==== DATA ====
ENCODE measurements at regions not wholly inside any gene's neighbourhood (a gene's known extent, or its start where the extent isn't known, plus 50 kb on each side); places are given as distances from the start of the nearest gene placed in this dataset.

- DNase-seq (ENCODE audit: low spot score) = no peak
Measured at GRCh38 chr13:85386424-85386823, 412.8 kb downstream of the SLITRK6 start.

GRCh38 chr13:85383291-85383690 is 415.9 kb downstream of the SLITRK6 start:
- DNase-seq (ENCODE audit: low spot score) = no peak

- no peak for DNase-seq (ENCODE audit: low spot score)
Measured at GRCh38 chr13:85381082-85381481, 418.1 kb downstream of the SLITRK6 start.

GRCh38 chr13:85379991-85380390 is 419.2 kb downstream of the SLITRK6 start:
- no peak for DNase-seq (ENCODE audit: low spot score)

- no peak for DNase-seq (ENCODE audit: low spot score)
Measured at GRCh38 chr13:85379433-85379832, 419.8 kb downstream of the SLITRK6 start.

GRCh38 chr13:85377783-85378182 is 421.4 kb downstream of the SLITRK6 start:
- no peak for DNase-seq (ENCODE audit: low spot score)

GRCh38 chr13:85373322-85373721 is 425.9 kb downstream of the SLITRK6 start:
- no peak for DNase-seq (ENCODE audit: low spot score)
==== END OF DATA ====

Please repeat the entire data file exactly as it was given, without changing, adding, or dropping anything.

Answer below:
ENCODE measurements at regions not wholly inside any gene's neighbourhood (a gene's known extent, or its start where the extent isn't known, plus 50 kb on each side); places are given as distances from the start of the nearest gene placed in this dataset.

- DNase-seq (ENCODE audit: low spot score) = no peak
Measured at GRCh38 chr13:85386424-85386823, 412.8 kb downstream of the SLITRK6 start.

GRCh38 chr13:85383291-85383690 is 415.9 kb downstream of the SLITRK6 start:
- DNase-seq (ENCODE audit: low spot score) = no peak

- no peak for DNase-seq (ENCODE audit: low spot score)
Measured at GRCh38 chr13:85381082-85381481, 418.1 kb downstream of the SLITRK6 start.

GRCh38 chr13:85379991-85380390 is 419.2 kb downstream of the SLITRK6 start:
- no peak for DNase-seq (ENCODE audit: low spot score)

- no peak for DNase-seq (ENCODE audit: low spot score)
Measured at GRCh38 chr13:85379433-85379832, 419.8 kb downstream of the SLITRK6 start.

GRCh38 chr13:85377783-85378182 is 421.4 kb downstream of the SLITRK6 start:
- no peak for DNase-seq (ENCODE audit: low spot score)

GRCh38 chr13:85373322-85373721 is 425.9 kb downstream of the SLITRK6 start:
- no peak for DNase-seq (ENCODE audit: low spot score)